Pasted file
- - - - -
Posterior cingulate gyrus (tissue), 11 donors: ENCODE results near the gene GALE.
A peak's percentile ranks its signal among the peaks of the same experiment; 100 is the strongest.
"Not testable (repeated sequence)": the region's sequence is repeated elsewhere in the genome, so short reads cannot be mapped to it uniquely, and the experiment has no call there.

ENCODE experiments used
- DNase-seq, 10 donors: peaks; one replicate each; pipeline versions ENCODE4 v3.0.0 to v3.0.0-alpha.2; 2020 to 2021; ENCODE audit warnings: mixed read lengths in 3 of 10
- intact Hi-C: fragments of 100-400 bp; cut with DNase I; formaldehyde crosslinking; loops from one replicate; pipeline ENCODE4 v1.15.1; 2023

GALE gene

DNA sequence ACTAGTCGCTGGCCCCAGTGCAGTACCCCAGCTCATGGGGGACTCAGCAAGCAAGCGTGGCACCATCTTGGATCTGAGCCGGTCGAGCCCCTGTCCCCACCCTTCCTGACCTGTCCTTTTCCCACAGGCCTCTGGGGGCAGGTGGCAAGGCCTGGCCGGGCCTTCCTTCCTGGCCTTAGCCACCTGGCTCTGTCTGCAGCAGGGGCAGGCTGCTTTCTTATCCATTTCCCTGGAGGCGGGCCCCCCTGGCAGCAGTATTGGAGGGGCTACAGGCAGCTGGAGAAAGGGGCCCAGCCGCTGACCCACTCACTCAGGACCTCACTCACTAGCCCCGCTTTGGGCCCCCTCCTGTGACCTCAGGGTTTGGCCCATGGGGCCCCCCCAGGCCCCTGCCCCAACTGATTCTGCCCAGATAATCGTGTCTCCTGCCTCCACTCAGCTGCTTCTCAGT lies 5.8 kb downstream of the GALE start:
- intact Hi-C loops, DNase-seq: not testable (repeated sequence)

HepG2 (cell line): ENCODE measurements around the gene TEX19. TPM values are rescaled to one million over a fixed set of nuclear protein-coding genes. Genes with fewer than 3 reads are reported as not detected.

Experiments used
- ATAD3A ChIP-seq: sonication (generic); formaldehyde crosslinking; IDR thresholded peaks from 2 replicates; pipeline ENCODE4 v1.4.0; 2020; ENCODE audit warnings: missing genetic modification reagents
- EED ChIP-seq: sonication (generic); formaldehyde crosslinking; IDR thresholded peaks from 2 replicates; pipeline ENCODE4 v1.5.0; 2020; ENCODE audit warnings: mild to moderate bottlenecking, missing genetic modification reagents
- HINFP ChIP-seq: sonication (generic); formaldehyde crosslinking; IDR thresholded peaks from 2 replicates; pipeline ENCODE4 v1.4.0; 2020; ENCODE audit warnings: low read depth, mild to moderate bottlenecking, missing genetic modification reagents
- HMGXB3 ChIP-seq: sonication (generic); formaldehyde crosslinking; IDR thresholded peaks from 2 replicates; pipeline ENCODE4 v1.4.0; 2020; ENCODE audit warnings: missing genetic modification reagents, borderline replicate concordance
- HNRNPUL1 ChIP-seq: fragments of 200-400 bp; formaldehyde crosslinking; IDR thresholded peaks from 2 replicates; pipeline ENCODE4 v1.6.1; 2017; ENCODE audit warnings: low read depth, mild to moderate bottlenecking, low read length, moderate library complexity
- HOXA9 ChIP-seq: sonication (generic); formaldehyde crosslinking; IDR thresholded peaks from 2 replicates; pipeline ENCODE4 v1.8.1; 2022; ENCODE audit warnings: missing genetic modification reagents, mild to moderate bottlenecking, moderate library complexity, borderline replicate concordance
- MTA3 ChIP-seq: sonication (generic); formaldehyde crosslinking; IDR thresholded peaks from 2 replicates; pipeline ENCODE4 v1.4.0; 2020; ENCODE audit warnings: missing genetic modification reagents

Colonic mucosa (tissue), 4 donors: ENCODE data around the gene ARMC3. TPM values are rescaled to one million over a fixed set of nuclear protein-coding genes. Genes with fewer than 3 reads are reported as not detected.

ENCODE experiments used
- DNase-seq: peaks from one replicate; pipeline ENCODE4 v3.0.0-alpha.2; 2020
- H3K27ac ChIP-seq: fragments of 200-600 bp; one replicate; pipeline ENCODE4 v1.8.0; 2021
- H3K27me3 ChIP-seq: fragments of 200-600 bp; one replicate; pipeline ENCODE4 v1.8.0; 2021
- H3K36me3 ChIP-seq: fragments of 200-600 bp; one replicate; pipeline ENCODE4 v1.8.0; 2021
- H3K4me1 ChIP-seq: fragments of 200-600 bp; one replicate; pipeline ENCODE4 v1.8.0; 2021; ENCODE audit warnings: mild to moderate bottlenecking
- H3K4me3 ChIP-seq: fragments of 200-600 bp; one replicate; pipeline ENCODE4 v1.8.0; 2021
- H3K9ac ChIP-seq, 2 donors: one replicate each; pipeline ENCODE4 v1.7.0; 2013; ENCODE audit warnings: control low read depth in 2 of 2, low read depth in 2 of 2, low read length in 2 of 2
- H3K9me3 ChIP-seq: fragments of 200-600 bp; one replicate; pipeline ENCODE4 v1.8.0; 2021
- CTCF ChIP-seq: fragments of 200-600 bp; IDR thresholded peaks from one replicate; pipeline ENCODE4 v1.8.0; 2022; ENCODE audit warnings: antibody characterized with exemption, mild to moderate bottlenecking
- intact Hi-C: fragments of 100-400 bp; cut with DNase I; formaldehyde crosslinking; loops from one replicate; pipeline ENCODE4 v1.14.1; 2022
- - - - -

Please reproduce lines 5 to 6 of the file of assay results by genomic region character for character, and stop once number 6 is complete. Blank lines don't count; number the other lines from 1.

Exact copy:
- DNase-seq, 10 donors: peaks; one replicate each; pipeline versions ENCODE4 v3.0.0 to v3.0.0-alpha.2; 2020 to 2021; ENCODE audit warnings: mixed read lengths in 3 of 10
- intact Hi-C: fragments of 100-400 bp; cut with DNase I; formaldehyde crosslinking; loops from one replicate; pipeline ENCODE4 v1.15.1; 2023